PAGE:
Wednesday, January 11, 2012

How can we explain social change in the past?

Philosophers of science and social scientists have identified a variety of perspectives on the meaning of explanation and the ways scholars go about explaining social phenomena in the present and the past. I would guess that I am like many archaeologists in generally avoiding this literature because much of the work and writing is difficult to follow and difficult to relate to archaeology. But over the past couple of years I have become convinced that we need to pay attention to this material so that we can do a better job of explaining the past. I've talked about this issue previously, here, and here. Today I will point to two authors who do discuss issues of explanation, causality, and epistemology in a particularly clear fashion, and in ways that relate to archaeology: Daniel Little and Charles Tilly.  

(1) Daniel Little is a philosopher of science who specializes in social science. He has an impressive record of publications (see below), and he writes with great clarity. I especially want to recommend his blog, Understanding Society. He has recently written a number of posts on explanation, and these are well worth reading by archaeologists:
A few publications by Daniel Little:

1988    Collective Action and the Traditional Village. Journal of Agricultural and Environmental Ethics 1(1):41-58.
1998    Microfoundations, Method, and Causation: On the Philosophy of the Social Sciences. Transaction, New Brunswick.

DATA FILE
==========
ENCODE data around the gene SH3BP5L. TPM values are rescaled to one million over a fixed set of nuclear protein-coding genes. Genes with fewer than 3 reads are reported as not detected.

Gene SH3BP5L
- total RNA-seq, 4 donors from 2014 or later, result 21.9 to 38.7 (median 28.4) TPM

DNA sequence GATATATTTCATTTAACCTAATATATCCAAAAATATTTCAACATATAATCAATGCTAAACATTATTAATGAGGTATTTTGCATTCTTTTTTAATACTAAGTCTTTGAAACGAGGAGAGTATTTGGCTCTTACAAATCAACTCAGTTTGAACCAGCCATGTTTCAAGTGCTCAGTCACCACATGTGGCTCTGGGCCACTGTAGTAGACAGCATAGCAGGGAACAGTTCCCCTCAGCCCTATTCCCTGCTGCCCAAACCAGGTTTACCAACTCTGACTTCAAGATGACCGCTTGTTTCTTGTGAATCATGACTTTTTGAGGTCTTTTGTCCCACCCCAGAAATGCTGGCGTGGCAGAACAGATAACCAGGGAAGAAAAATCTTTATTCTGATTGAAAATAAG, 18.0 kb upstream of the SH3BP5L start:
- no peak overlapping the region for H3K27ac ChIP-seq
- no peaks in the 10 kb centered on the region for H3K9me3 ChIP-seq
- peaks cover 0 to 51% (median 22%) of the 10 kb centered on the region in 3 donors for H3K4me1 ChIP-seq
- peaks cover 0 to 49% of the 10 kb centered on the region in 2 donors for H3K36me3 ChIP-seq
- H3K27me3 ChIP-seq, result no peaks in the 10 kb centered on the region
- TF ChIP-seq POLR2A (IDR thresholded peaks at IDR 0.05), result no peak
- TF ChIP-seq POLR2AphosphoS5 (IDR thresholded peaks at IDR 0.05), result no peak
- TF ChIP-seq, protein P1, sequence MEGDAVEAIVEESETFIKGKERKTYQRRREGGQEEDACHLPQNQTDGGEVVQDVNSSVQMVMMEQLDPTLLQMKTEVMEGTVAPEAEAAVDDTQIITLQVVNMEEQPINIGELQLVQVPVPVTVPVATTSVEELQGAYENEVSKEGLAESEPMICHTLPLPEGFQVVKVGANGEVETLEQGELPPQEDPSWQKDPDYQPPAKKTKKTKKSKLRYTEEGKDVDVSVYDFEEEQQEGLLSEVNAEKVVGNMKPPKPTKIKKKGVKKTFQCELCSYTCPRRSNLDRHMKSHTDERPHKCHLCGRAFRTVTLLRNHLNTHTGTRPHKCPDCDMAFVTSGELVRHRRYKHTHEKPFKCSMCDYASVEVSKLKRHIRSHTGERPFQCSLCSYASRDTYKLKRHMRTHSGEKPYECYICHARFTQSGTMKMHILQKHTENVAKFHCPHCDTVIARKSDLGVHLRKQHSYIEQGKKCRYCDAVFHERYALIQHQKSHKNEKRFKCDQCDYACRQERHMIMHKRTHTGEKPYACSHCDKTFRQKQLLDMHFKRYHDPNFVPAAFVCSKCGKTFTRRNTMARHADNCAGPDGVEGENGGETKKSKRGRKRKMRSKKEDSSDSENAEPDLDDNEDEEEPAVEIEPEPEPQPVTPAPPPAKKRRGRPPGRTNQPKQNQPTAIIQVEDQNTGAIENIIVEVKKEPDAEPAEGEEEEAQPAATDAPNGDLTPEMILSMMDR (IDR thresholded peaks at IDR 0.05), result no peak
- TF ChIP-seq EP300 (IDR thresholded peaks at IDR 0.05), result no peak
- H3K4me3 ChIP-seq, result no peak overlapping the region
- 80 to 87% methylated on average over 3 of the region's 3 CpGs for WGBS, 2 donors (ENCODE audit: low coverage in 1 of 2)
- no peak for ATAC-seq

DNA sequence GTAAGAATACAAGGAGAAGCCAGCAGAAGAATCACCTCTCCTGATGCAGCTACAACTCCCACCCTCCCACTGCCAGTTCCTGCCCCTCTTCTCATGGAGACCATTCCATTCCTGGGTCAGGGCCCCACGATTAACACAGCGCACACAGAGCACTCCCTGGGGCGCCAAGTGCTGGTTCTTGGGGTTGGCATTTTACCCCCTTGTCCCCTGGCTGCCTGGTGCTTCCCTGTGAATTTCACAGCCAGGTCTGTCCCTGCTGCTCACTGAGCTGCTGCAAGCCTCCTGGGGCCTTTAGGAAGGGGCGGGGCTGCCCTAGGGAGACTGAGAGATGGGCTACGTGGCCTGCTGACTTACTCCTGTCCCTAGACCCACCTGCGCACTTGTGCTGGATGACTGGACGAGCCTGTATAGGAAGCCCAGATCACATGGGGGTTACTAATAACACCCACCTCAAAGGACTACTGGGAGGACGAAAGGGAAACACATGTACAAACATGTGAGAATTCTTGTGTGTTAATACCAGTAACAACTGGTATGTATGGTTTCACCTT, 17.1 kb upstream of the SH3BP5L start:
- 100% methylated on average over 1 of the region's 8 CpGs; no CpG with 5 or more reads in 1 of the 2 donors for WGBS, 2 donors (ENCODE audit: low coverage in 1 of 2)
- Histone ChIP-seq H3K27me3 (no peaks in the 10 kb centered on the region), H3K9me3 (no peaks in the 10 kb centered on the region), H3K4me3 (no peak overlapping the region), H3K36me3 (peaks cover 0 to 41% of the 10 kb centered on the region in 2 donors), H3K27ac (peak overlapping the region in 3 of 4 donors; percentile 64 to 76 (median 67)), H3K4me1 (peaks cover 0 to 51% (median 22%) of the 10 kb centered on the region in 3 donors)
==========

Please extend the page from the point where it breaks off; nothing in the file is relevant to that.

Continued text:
2007    Levels of the Social. In Philosophy of Anthropology and Sociology, edited by Stephen P. Turner and Mark W. Risjord, pp. 343-371. Handbook of the Philosophy of Science. Elsevier, New York.
2010    New Contributions to the Philosophy of History. Springer, New York.
2011    Causal Mechanisms in the Social Realm. In Causality in the Sciences, edited by Phyllis McKay Illari, Federica Russo, and Jon Williamson, pp. 273-295. Oxford University Press, New York.

(2) Charles Tilly was one of the leading social scientists of the late 20th-early 21st century. His field was historical social science, applying political and sociological models to historical data. He was a highly original thinker, and published numerous books and articles (see below for a few). The following scheme outlines five ways that social scientists and social historians have approached the topic of explanation. It is a synthesis and paraphrase of three sources: Tilly (2001, 2008), and Tilly and Gooden (2006).

1.      Skepticism. The world is too complex to explain. Sounds like post-processual archaeology (oops, I think I mean social archaeology).
2.      Law-seeking accounts. Social life is said to exhibit empirical regularities that at their highest level take the form of laws; explanation then consists of subsuming particular cases under broadly validated empirical generalizations or even universal laws. This approach, associated with Carl Hempel, was considered outdated and inappropriate for social science even BEFORE Binford and the New Archaeologists adopted it as the standard for archaeological explanation (leading to Flannery's observation that this approach could only produce "Mickey Mouse Laws").